Days after his conservative government was ousted in a vote of no-confidence passed in the Canadian Parliament, Prime Minister Stephen Harper announced that elections would be held on May 2 this year.
Mr. Harper’s opposition, comprising the Liberals, New Democrats and Bloc Quebecois parties, passed a no-confidence motion by a vote of 156-145 last Friday, following which the legislature was dissolved.
With these developments, Canada will soon face its fourth election in seven years, most of which have resulted in minority governments ruling the country. However, recent polls suggest that this time the Conservatives, led by Mr. Harper, might succeed in garnering a majority, or in any case, would come out ahead of the Liberal party.
Following his government’s ouster, Mr. Harper was reported to have said that the Liberals had a “hidden agenda” to form a coalition if voters did not elect a stable national government, which, he said, only the Conservatives could form.
The Wall Street Journal quoted Mr. Harper as saying it was “crazy” to risk having an “unprincipled” coalition government with a party that wants to break up the country, a reference to Bloc Quebecois, which was said to want secession for the province of Quebec.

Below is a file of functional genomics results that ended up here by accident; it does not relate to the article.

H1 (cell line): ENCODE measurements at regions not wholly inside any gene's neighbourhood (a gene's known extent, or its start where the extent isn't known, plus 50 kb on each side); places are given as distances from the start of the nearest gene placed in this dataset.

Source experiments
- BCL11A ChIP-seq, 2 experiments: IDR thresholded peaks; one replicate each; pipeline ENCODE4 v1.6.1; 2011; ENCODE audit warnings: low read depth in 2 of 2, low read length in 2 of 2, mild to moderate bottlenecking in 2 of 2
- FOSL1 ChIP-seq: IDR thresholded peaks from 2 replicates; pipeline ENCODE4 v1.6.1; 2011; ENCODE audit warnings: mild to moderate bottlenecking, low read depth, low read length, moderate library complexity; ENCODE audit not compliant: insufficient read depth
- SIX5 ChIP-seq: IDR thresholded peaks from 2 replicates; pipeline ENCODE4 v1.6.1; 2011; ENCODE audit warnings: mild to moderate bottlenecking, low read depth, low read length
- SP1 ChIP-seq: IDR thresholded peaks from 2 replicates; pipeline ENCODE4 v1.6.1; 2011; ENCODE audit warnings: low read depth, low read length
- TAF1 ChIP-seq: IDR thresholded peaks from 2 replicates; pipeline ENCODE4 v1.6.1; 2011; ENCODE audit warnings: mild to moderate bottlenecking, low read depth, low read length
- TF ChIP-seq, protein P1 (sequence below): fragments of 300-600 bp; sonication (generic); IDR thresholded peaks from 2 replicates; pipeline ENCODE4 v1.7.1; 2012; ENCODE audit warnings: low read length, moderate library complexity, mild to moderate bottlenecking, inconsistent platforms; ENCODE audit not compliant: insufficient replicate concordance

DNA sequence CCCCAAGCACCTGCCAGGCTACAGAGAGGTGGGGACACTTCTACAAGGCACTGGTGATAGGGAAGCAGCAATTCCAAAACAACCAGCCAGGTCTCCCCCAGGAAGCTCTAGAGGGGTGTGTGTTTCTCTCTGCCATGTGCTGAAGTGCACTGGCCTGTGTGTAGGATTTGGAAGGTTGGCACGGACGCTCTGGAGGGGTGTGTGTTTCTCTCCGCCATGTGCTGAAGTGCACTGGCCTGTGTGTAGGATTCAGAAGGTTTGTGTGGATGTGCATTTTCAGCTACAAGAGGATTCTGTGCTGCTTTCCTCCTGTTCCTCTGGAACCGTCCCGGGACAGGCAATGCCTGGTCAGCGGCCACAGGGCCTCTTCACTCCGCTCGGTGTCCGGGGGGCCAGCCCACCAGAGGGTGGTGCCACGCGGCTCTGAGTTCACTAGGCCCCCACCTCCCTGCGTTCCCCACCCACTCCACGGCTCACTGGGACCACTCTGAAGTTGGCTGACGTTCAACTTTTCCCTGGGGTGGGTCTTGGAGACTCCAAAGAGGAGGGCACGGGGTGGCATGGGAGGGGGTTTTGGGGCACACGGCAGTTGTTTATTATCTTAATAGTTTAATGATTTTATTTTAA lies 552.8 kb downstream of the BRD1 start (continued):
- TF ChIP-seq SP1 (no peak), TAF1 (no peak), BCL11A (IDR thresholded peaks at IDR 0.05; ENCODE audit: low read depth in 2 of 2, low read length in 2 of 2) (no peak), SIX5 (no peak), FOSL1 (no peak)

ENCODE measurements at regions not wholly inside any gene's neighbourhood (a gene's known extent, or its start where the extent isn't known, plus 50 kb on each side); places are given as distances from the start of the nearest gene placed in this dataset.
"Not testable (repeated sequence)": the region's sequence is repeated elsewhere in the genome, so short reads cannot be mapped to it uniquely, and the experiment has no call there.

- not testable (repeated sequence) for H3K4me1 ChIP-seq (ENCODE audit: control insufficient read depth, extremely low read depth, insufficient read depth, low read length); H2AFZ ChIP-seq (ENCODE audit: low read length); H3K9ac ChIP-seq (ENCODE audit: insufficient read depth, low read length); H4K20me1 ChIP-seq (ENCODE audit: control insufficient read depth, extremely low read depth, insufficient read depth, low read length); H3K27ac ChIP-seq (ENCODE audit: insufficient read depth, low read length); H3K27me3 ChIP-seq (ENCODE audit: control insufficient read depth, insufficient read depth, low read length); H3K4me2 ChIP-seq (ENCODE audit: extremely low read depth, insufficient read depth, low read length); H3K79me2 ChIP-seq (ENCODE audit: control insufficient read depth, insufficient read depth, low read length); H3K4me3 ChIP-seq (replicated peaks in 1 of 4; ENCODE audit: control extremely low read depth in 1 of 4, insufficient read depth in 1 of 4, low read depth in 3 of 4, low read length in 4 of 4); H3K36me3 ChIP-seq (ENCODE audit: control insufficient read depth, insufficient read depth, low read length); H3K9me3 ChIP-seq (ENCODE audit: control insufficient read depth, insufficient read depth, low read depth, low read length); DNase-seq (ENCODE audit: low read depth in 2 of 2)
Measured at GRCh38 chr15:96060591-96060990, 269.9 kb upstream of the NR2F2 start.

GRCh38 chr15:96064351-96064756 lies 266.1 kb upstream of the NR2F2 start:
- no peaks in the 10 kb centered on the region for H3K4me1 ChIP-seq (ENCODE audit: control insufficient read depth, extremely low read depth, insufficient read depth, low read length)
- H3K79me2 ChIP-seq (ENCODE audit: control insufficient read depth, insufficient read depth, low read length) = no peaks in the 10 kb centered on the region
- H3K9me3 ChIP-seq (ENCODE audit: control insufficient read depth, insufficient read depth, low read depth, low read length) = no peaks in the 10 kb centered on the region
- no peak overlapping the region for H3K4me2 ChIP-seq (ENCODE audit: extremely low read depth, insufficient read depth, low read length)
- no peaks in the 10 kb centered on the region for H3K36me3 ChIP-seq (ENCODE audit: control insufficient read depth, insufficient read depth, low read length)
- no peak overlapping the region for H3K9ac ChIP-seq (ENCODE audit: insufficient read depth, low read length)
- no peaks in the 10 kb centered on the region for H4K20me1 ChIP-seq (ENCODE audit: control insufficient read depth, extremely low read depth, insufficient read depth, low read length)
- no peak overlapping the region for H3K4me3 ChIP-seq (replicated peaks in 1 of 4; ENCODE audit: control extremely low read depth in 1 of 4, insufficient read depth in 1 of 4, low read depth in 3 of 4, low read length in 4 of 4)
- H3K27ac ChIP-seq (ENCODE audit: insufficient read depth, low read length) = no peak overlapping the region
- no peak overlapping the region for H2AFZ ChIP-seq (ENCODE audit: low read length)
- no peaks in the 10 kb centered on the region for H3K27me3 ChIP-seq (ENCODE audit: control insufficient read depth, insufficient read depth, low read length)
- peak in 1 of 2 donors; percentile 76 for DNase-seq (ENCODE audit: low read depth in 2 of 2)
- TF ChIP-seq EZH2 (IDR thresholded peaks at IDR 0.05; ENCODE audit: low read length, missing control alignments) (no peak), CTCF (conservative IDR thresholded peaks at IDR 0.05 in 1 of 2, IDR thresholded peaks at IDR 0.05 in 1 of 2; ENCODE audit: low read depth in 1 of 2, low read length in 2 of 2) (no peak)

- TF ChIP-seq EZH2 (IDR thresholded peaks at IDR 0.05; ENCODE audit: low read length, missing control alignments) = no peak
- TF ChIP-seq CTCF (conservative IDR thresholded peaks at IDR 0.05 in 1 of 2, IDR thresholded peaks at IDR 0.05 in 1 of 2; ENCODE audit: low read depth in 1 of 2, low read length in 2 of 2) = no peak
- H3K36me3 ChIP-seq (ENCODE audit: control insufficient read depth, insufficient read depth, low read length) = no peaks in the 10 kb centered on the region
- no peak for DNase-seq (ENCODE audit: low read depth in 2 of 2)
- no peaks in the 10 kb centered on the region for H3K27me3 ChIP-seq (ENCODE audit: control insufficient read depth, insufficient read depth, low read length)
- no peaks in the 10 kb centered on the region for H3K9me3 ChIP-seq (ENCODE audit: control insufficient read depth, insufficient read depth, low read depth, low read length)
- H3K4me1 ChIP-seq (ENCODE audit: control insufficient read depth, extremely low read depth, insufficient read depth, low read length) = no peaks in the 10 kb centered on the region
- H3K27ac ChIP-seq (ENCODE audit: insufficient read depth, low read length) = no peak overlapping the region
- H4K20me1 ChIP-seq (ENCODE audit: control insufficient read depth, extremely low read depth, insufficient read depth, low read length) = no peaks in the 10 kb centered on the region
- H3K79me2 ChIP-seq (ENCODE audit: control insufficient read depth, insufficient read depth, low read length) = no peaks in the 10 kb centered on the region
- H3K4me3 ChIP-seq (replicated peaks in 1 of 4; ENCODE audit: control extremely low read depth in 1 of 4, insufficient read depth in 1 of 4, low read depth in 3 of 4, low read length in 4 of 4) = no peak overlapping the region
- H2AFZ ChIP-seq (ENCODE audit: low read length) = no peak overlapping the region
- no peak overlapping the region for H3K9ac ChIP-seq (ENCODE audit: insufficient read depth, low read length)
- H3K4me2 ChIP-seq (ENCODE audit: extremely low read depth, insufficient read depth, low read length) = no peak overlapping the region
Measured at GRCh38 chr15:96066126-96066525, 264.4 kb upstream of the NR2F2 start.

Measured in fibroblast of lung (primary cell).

However, Liberal leader Michael Ignatieff dismissed Mr. Harper’s claims about opportunistic coalition politics by the opposition, in particular, arguing that he would not work with the Bloc Quebecois.
“We will not enter a coalition with other federalist parties,” Mr. Ignatieff said in a statement, adding, “Issue-by-issue collaboration with other parties is the best way for minority Parliaments to function.” He also pointed out that coalitions were a “legitimate constitutional option”.
Mr. Harper, who has headed two successive minority governments since 2006, is credited with sound macroeconomic management of the economy that saw Canada emerge from the global economic crisis relatively unscathed.
Social media election
In an unusual development, observers noted that the upcoming election might well be Canada’s first “social media election” entailing the use of micro-blogging site Twitter and other social media websites.
According to reports, “The defeat of the Conservative government unleashed a torrent of political tweets,” and by mid-afternoon on Sunday, more than 14,000 tweets related to the campaign, the election or Canadian politics had been sent out.